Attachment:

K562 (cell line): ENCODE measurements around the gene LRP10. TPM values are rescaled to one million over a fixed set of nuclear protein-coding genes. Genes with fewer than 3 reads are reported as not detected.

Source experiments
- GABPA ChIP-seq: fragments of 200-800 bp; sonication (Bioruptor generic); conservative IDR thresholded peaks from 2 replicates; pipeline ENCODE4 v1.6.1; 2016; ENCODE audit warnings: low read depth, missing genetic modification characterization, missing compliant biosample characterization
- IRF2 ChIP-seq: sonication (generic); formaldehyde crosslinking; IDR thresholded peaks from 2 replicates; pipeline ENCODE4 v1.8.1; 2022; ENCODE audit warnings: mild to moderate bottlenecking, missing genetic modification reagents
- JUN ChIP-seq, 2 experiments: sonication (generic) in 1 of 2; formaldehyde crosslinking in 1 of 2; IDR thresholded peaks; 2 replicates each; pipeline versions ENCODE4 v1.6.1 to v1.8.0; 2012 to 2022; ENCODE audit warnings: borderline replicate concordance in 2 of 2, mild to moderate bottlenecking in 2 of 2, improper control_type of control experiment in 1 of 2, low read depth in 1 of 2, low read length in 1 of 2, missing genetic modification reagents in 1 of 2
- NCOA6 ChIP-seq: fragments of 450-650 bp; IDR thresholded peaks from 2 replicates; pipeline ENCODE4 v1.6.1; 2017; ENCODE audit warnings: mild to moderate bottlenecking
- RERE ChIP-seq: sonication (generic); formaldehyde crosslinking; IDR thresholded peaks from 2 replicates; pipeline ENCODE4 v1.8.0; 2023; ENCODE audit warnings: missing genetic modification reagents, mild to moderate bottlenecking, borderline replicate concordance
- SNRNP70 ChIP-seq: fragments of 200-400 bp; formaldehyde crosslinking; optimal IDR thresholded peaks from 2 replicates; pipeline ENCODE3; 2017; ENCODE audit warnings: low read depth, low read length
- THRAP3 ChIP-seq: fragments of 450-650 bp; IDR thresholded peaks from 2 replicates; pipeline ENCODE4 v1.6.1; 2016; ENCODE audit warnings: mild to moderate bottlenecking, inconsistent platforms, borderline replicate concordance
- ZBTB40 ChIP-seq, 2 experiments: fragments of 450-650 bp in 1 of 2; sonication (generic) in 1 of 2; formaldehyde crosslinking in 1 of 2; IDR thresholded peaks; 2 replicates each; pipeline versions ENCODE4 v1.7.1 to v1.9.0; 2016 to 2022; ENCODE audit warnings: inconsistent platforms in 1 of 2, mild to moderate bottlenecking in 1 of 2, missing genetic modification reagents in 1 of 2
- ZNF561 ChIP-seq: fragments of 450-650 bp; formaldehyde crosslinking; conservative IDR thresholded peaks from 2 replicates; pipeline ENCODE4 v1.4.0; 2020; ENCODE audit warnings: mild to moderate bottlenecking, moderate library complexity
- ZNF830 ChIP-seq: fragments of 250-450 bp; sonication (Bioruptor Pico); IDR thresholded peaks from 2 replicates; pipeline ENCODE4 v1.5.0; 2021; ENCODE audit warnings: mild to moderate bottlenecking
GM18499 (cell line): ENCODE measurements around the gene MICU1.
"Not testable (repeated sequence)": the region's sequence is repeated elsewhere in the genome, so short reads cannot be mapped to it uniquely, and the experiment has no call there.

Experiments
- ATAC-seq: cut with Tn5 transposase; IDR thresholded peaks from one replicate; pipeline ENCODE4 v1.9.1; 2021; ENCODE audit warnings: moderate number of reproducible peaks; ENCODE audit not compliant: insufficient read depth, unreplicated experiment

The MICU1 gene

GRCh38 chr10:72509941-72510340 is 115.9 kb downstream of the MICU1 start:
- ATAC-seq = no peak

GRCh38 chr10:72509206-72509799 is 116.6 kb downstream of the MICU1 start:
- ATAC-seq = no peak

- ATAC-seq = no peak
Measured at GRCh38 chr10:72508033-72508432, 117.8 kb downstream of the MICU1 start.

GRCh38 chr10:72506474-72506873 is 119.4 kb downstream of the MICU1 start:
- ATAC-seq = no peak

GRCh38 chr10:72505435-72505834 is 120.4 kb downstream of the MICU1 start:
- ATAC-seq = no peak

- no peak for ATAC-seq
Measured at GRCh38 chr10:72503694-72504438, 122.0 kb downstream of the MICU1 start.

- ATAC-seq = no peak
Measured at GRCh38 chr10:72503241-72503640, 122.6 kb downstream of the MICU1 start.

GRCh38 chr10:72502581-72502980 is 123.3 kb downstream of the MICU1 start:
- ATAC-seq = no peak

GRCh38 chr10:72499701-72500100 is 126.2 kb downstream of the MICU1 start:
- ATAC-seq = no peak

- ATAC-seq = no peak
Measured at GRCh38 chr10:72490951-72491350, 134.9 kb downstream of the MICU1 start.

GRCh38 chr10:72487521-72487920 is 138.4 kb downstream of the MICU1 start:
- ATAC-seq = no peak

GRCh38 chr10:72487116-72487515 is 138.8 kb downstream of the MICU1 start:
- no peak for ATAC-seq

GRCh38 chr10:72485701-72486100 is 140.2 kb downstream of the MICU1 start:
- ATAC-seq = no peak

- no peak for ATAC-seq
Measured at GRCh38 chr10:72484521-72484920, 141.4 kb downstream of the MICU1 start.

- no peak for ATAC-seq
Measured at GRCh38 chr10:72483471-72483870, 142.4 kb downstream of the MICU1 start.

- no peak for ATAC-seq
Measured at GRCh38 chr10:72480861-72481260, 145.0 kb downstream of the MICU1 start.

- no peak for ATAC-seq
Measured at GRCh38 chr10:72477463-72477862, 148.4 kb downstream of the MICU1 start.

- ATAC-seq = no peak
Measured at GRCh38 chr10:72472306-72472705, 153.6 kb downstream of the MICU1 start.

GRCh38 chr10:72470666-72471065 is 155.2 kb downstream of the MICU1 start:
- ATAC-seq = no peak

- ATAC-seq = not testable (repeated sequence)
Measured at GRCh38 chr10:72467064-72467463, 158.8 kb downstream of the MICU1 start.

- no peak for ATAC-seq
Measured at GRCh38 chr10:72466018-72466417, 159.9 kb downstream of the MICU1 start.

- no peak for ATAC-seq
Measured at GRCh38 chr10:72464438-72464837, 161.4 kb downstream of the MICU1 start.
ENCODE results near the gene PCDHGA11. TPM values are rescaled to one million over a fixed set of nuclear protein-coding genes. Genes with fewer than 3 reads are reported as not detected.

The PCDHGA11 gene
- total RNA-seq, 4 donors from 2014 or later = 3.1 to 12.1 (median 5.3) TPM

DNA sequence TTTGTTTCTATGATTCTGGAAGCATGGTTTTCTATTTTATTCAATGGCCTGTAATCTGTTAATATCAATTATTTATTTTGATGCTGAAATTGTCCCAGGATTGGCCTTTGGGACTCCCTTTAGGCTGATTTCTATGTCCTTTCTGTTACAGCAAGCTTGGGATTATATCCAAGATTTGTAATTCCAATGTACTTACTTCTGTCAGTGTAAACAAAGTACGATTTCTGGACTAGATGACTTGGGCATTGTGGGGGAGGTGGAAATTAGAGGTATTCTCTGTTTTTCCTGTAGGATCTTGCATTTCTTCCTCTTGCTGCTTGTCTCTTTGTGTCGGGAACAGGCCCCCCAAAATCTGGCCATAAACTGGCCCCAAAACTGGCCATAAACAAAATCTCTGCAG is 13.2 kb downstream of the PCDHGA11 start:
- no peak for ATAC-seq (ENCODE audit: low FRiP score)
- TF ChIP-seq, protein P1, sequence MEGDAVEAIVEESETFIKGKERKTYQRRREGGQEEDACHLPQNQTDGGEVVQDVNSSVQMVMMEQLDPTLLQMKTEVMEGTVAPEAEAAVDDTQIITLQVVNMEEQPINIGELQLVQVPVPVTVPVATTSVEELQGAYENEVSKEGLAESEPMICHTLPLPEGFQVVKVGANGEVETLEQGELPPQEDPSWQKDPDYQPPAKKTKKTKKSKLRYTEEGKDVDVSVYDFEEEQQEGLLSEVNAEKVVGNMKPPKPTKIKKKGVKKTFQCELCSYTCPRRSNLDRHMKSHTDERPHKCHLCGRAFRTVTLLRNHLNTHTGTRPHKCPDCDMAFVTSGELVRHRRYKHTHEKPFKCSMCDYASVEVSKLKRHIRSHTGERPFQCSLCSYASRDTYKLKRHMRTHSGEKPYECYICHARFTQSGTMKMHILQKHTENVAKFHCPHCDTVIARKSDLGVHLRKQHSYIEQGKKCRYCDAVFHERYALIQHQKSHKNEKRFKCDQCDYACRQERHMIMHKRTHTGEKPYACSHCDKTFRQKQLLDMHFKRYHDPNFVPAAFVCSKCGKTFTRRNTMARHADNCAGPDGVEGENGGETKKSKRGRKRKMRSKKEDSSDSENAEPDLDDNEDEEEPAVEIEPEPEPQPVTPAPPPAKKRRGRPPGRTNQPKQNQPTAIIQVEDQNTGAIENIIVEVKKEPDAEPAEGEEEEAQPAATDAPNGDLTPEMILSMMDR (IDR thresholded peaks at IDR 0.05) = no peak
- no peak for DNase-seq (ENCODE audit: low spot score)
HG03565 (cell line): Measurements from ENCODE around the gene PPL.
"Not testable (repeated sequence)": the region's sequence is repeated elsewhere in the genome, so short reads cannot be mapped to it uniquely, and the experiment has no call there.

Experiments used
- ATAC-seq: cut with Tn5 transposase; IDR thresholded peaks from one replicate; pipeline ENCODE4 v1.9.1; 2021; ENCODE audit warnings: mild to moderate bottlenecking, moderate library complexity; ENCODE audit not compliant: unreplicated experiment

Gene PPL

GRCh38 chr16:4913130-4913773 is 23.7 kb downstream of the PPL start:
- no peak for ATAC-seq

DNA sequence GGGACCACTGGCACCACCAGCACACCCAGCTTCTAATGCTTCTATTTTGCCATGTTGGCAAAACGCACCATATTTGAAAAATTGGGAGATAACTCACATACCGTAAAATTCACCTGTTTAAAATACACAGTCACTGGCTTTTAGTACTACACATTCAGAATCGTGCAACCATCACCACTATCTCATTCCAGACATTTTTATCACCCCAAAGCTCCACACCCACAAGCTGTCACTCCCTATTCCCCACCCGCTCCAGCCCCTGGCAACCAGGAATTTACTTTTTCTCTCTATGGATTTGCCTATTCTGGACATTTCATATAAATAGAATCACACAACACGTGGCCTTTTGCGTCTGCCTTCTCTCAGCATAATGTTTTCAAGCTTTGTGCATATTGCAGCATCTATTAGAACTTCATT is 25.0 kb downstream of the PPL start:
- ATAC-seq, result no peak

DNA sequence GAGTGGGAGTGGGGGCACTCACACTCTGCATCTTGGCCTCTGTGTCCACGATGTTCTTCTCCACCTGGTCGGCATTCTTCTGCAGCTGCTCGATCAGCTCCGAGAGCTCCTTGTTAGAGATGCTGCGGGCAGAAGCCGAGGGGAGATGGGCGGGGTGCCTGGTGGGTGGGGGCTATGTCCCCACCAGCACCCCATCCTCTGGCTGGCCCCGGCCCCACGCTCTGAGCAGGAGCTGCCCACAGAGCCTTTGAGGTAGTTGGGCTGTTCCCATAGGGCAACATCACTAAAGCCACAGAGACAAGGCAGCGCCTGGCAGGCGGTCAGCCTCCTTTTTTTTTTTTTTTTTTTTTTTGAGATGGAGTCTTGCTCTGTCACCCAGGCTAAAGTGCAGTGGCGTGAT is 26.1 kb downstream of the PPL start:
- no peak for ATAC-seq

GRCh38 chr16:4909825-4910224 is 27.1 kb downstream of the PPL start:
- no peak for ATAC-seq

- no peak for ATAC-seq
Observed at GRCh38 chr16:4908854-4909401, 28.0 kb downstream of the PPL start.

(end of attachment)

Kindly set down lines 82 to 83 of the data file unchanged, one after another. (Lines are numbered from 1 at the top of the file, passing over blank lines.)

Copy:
- no peak for ATAC-seq
Observed at GRCh38 chr16:4908854-4909401, 28.0 kb downstream of the PPL start.